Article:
(shepherds) and of Murugan by the kuruvar (hunters) being the most striking
instances of this. A temple of Sarasvati is mentioned in the Manimegalai
which also alludes to the Kapalikas, as an austere class of Saiva ascetics.
Belief in reincarnation, the effects of karma in successive births and the
power of fate was the basis of all religion in India and this was generally
accepted in the Tamil country also. There was much faith in omens and
astrology. A woman with dishevelled hair was a bad omen. There were
fortunetellers who plied a busy trade. Children were provided with amulets
for warding off evil; and rites were practised which were supposed to avert
the mischiefs of demons (pey), to bring about rain, and produce other desired
results. The banyan tree was considered to be the abode of gods, while
eclipses were held to be the result of snakes eating up the sun and moon.
Crows were believed to announce the arrival of guests, particularly the return
of the absent husband to his lonely wife.
Position of Women
With the growing Aryan influence, the position of women suffered.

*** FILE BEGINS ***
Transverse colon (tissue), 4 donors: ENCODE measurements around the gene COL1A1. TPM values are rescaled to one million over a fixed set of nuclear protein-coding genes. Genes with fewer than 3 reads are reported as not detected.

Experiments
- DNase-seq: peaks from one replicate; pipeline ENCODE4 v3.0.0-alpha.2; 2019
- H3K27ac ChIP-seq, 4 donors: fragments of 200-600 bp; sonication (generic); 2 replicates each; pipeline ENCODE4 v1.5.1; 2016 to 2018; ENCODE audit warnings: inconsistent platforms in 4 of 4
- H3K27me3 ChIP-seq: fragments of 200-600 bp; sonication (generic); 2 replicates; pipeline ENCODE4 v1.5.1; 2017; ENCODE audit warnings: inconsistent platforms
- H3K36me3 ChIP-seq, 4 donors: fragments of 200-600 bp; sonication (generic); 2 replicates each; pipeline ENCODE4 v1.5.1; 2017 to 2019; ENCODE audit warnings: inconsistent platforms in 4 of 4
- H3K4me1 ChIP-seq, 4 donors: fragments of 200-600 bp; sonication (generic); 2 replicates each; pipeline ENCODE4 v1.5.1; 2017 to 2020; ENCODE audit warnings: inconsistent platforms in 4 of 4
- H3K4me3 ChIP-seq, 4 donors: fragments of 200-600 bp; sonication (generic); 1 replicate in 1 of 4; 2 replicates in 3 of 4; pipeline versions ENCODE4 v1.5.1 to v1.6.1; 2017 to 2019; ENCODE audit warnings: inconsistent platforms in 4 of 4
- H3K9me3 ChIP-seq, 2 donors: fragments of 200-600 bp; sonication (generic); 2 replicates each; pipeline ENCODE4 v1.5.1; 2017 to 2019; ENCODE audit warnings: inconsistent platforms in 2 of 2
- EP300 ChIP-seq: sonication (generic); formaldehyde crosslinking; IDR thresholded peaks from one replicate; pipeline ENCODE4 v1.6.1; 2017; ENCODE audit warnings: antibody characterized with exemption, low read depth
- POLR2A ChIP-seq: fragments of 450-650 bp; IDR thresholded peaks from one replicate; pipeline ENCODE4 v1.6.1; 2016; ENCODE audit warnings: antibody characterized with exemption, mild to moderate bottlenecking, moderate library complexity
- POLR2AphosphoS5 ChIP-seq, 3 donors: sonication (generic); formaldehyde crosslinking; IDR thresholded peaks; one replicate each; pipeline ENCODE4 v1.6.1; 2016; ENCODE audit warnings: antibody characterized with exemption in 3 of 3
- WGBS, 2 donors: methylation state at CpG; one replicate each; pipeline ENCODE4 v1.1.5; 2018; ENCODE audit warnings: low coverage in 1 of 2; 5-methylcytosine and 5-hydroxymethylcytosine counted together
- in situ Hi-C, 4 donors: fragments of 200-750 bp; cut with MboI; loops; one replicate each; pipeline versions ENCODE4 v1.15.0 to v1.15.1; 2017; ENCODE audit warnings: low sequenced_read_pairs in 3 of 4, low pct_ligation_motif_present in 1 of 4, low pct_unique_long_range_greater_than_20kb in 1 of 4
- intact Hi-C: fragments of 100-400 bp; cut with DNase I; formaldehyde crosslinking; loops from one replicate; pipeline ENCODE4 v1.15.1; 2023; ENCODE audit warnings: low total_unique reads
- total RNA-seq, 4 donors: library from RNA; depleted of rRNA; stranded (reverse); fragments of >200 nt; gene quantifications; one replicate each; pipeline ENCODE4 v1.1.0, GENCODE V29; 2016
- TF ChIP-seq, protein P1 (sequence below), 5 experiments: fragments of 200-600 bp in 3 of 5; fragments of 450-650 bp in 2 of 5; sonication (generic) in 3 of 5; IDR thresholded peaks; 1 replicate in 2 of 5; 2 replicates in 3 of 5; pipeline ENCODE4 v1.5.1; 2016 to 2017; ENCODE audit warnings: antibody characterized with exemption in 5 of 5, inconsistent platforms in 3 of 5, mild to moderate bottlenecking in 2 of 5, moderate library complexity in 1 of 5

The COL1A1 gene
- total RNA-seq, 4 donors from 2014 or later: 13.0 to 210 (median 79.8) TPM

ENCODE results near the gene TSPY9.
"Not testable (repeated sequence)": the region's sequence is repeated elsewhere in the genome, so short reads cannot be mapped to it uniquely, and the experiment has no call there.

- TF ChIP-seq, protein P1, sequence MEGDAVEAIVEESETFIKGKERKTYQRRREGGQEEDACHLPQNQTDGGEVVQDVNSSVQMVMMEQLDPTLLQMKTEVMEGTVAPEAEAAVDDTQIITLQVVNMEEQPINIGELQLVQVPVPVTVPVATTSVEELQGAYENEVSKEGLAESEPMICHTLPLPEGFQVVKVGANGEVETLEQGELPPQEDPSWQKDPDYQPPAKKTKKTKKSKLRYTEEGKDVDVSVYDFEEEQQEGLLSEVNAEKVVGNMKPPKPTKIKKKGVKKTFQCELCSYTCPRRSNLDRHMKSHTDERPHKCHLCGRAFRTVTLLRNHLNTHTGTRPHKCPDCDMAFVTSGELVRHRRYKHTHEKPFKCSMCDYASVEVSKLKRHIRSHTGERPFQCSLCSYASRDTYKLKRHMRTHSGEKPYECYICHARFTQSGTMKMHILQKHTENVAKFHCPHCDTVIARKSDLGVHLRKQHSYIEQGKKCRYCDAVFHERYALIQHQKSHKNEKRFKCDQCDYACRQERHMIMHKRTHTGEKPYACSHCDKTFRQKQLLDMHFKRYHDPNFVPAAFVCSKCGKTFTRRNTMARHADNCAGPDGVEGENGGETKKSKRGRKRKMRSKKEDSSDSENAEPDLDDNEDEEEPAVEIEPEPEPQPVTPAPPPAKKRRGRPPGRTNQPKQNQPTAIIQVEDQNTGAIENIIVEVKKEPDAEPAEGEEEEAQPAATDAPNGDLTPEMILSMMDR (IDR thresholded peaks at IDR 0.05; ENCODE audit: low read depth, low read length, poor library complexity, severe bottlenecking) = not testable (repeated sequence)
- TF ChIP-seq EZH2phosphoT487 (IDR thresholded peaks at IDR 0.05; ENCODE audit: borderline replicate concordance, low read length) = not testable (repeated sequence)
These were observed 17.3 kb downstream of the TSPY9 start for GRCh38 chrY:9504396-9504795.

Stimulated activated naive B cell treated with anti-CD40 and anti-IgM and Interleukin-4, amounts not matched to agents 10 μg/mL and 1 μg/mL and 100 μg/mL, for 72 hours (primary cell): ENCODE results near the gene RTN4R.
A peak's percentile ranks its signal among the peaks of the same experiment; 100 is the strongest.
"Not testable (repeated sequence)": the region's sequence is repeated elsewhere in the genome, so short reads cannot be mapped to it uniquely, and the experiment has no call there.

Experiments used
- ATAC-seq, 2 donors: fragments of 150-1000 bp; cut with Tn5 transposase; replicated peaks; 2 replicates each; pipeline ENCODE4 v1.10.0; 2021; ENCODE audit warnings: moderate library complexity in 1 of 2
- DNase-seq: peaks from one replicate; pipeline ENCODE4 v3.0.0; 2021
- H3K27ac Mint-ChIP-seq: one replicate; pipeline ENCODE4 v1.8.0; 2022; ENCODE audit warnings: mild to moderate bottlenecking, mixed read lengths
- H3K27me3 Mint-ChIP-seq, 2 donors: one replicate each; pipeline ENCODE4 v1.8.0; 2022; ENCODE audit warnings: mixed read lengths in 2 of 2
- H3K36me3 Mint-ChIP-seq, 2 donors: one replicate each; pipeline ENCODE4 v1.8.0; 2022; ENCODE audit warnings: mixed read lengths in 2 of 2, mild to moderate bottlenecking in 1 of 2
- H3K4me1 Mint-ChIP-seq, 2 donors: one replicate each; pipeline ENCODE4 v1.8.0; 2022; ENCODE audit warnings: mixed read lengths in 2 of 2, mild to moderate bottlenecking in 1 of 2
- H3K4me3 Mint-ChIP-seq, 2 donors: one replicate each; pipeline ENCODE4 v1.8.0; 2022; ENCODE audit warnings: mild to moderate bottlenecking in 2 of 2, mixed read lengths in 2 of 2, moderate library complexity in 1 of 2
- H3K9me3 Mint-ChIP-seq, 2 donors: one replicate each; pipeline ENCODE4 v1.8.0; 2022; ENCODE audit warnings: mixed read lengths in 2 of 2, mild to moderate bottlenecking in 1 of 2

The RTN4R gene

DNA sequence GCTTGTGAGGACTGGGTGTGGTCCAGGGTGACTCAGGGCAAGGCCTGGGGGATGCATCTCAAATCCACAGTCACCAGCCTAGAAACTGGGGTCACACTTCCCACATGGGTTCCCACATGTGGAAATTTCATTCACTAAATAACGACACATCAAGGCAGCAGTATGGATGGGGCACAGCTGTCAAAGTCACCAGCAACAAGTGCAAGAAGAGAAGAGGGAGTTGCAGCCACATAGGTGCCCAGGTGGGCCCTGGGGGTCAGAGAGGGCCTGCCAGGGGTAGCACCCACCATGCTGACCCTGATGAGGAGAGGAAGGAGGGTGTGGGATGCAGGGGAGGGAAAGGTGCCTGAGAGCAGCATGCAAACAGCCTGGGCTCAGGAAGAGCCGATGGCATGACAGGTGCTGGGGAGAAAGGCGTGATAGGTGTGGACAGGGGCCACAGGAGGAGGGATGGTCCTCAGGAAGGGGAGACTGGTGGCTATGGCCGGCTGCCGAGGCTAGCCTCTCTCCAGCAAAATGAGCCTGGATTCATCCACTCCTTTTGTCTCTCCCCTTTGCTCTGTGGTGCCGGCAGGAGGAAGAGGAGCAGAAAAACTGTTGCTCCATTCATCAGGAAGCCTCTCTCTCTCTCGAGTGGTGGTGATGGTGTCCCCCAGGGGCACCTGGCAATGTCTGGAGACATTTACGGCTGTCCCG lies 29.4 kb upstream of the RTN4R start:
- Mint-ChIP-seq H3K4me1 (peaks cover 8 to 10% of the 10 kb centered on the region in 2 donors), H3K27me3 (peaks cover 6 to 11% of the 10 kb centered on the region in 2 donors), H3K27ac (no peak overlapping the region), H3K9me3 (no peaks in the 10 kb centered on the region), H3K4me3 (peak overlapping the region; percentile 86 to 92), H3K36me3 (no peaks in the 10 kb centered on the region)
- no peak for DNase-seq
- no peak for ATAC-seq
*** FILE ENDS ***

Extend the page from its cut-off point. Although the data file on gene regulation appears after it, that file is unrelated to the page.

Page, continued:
Remarriage of widows was generally not favoured. The lot of widows was a
hard one; they had to cut off their hair, discard all ornaments, and eat only the
plainest food. No wonder that some wives preferred to die with their
husbands and earn fame as satis. The tonsure of widows, like the tying of the
tali at the marriage ceremony was obviously a pre-Aryan Tamil custom taken
over and perpetuated into later times.
The Tolkappiyam, said to have been modelled on the Sanskrit grammar of
the Aindra school, states definitely that marriage as a sacrament attended with
ritual was established in the Tamil country by the Aryans. The earliest
Dharmasastras mention eight forms of marriage. These eight forms are
mentioned in the Tolkappiyam and other works, and much ingenuity is spent
in appropriating them into Tamil forms. The Tamils had also names for
unilateral love (kaikkilai) and improper love (pertilldinai).
Poetry, music and dancing were quite popular among the Sangam people.
The poets were men and women drawn from all classes of society; and were